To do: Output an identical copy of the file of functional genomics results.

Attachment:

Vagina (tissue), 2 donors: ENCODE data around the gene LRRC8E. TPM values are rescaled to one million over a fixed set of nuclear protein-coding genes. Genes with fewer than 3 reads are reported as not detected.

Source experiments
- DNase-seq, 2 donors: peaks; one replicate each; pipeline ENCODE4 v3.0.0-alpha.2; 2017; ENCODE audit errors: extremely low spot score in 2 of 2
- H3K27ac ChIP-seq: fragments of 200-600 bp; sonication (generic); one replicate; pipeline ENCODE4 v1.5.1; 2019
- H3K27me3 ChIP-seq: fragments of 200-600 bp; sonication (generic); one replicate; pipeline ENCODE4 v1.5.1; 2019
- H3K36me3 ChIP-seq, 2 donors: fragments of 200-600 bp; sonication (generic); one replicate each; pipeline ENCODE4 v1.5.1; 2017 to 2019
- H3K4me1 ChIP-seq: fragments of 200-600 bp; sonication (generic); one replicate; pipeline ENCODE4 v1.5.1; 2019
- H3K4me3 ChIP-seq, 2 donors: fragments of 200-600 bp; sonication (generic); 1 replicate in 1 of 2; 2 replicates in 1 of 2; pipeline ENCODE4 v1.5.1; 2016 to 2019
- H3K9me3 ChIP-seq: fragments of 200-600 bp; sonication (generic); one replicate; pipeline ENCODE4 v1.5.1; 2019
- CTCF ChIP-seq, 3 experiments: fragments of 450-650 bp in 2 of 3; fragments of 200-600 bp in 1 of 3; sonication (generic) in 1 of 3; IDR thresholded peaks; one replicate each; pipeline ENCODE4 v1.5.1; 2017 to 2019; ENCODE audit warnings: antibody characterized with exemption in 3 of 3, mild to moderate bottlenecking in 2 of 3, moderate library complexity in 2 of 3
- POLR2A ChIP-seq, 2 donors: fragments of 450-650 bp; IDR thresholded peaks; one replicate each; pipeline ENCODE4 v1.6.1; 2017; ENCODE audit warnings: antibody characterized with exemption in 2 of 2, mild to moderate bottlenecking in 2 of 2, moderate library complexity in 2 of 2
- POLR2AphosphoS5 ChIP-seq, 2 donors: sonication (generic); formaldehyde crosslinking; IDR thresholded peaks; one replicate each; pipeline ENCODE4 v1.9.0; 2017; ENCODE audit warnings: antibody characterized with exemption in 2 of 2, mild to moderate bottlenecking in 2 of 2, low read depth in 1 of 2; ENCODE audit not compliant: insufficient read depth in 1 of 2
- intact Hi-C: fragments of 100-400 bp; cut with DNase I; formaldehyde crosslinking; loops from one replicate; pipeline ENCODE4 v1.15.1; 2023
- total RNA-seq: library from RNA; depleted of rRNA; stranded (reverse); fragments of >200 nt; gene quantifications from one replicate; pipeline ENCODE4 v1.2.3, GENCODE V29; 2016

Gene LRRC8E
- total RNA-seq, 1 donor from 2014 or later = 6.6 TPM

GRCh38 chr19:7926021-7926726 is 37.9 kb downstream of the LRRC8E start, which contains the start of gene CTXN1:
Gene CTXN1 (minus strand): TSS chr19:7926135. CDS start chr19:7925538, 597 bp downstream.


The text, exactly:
Vagina (tissue), 2 donors: ENCODE data around the gene LRRC8E. TPM values are rescaled to one million over a fixed set of nuclear protein-coding genes. Genes with fewer than 3 reads are reported as not detected.

Source experiments
- DNase-seq, 2 donors: peaks; one replicate each; pipeline ENCODE4 v3.0.0-alpha.2; 2017; ENCODE audit errors: extremely low spot score in 2 of 2
- H3K27ac ChIP-seq: fragments of 200-600 bp; sonication (generic); one replicate; pipeline ENCODE4 v1.5.1; 2019
- H3K27me3 ChIP-seq: fragments of 200-600 bp; sonication (generic); one replicate; pipeline ENCODE4 v1.5.1; 2019
- H3K36me3 ChIP-seq, 2 donors: fragments of 200-600 bp; sonication (generic); one replicate each; pipeline ENCODE4 v1.5.1; 2017 to 2019
- H3K4me1 ChIP-seq: fragments of 200-600 bp; sonication (generic); one replicate; pipeline ENCODE4 v1.5.1; 2019
- H3K4me3 ChIP-seq, 2 donors: fragments of 200-600 bp; sonication (generic); 1 replicate in 1 of 2; 2 replicates in 1 of 2; pipeline ENCODE4 v1.5.1; 2016 to 2019
- H3K9me3 ChIP-seq: fragments of 200-600 bp; sonication (generic); one replicate; pipeline ENCODE4 v1.5.1; 2019
- CTCF ChIP-seq, 3 experiments: fragments of 450-650 bp in 2 of 3; fragments of 200-600 bp in 1 of 3; sonication (generic) in 1 of 3; IDR thresholded peaks; one replicate each; pipeline ENCODE4 v1.5.1; 2017 to 2019; ENCODE audit warnings: antibody characterized with exemption in 3 of 3, mild to moderate bottlenecking in 2 of 3, moderate library complexity in 2 of 3
- POLR2A ChIP-seq, 2 donors: fragments of 450-650 bp; IDR thresholded peaks; one replicate each; pipeline ENCODE4 v1.6.1; 2017; ENCODE audit warnings: antibody characterized with exemption in 2 of 2, mild to moderate bottlenecking in 2 of 2, moderate library complexity in 2 of 2
- POLR2AphosphoS5 ChIP-seq, 2 donors: sonication (generic); formaldehyde crosslinking; IDR thresholded peaks; one replicate each; pipeline ENCODE4 v1.9.0; 2017; ENCODE audit warnings: antibody characterized with exemption in 2 of 2, mild to moderate bottlenecking in 2 of 2, low read depth in 1 of 2; ENCODE audit not compliant: insufficient read depth in 1 of 2
- intact Hi-C: fragments of 100-400 bp; cut with DNase I; formaldehyde crosslinking; loops from one replicate; pipeline ENCODE4 v1.15.1; 2023
- total RNA-seq: library from RNA; depleted of rRNA; stranded (reverse); fragments of >200 nt; gene quantifications from one replicate; pipeline ENCODE4 v1.2.3, GENCODE V29; 2016

Gene LRRC8E
- total RNA-seq, 1 donor from 2014 or later = 6.6 TPM

GRCh38 chr19:7926021-7926726 is 37.9 kb downstream of the LRRC8E start, which contains the start of gene CTXN1:
Gene CTXN1 (minus strand): TSS chr19:7926135. CDS start chr19:7925538, 597 bp downstream.